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ABSTRACT: Review the medical and surgical management of patients with prolactinomas and provide an in-depth appraisal of the role of radiotherapy in the treatment of prolactinomas. A thorough review of the pertinent literature was carried out and relevant topics were identified. Topics covered in this comprehensive review include: indications for the use of radiotherapy, choice between conventional radiotherapy and stereotactic radiosurgery, as well as the benefits and potential complications associated with each modality. Due to the excellent response rates with medical management, and rapid symptom relief afforded by resection or debulking surgery in patients who do not respond or tolerate medical therapy, radiotherapy is reserved for patients who do not respond to dopamine agonists and surgery. Both external beam radiotherapy and stereotactic radiosurgery retain important roles in the treatment of refractory or recurrent prolactinomas. Choosing the optimal approach is crucial in maximizing tumor control outcomes and minimizing the risks associated with treatment. The primary determinants of optimal radiation approach are proximity of the tumor to the optic apparatus and tumor size, with radiosurgery being our recommended treatment of choice unless the tumor is larger than 3-4 cm or within 3 mm of the optic nerves, chiasm or tracts. Optimal multidisciplinary management requires the identification of appropriate candidates for radiotherapy in order to take full advantage of treatment options available for each patient.Pituitary 09/2011; 15(2):135-45. DOI:10.1007/s11102-011-0348-6 · 2.22 Impact Factor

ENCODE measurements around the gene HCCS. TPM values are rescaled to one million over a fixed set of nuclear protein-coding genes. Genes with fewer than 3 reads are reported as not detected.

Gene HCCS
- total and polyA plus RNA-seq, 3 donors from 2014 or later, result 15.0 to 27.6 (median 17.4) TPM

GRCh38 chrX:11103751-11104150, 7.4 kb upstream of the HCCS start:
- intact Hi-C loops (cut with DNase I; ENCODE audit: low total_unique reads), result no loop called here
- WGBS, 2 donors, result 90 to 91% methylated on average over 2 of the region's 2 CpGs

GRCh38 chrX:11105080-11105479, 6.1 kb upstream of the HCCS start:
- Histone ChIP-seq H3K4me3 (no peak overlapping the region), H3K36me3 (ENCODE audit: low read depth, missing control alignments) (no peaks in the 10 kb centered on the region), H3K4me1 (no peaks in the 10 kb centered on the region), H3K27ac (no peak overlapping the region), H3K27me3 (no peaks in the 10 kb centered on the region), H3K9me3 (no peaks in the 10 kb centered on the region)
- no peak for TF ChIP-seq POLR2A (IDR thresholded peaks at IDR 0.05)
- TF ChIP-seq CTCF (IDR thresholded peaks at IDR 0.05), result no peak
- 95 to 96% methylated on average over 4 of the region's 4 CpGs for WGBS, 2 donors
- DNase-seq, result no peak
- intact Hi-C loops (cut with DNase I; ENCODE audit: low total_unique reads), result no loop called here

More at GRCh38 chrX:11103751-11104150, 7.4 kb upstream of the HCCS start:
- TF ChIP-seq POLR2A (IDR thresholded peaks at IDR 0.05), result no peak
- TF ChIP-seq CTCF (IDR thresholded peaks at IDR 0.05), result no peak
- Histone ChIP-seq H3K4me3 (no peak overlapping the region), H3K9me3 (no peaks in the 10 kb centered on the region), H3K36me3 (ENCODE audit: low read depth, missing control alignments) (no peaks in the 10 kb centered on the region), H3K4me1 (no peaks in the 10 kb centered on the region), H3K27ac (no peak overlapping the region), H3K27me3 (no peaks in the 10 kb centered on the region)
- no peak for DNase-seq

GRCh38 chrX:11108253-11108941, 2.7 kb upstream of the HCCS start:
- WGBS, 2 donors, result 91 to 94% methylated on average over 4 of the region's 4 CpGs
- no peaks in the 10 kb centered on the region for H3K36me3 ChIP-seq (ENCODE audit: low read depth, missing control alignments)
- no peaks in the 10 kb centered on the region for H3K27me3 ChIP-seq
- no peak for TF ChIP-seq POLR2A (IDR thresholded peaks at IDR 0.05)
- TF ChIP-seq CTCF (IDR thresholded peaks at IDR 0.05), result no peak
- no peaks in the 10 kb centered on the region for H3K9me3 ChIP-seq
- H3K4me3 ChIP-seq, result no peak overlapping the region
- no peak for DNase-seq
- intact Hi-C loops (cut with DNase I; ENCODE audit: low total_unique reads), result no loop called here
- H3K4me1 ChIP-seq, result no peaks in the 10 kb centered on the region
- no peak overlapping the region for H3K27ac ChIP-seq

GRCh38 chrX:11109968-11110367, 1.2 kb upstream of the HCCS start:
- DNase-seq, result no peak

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ABSTRACT: BACKGROUND: The majority of prolactinomas respond to dopamine agonist therapy, but a proportion are resistant, requiring other treatments including surgery and/or radiotherapy. Temozolomide is an oral chemotherapy agent, which has been used as a salvage therapy to treat aggressive pituitary adenomas and carcinomas, including prolactinomas, unresponsive to all conventional treatment. CASE SERIES: We report three patients where temozolomide was used in the treatment of refractory prolactinomas. Case 1 describes a patient with a highly invasive prolactinoma, resistant to all conventional therapy, which responded dramatically to temozolomide used as a salvage treatment. In case 2, temozolomide was used after incomplete surgical resection to relieve chiasmal compression and avoid chiasm exposure to radiotherapy. In case 3, temozolomide enabled radiotherapy to be deferred in a 16-year old with a resistant prolactinoma. In all three cases, the tumours were negative by immunostaining for methylguanine methyltransferase (MGMT). LITERATURE REVIEW AND DISCUSSION: A review of the published literature reveals 51 reported cases of temozolomide treatment for pituitary tumours, including 20 prolactinomas. Fifteen of the 20 prolactinomas showed a good response to temozolomide. Our analysis demonstrates a strong association between MGMT-negative staining and a good response to temozolomide (OR 9.35, P = 0.0030). Current clinical practice is to use temozolomide as a salvage therapy after all conventional modalities of treatment have failed. We suggest that, in selected cases, consideration should be given to using temozolomide earlier in the treatment algorithm.Clinical Endocrinology 02/2012; 76(6):877-86. DOI:10.1111/j.1365-2265.2012.04373.x · 3.35 Impact Factor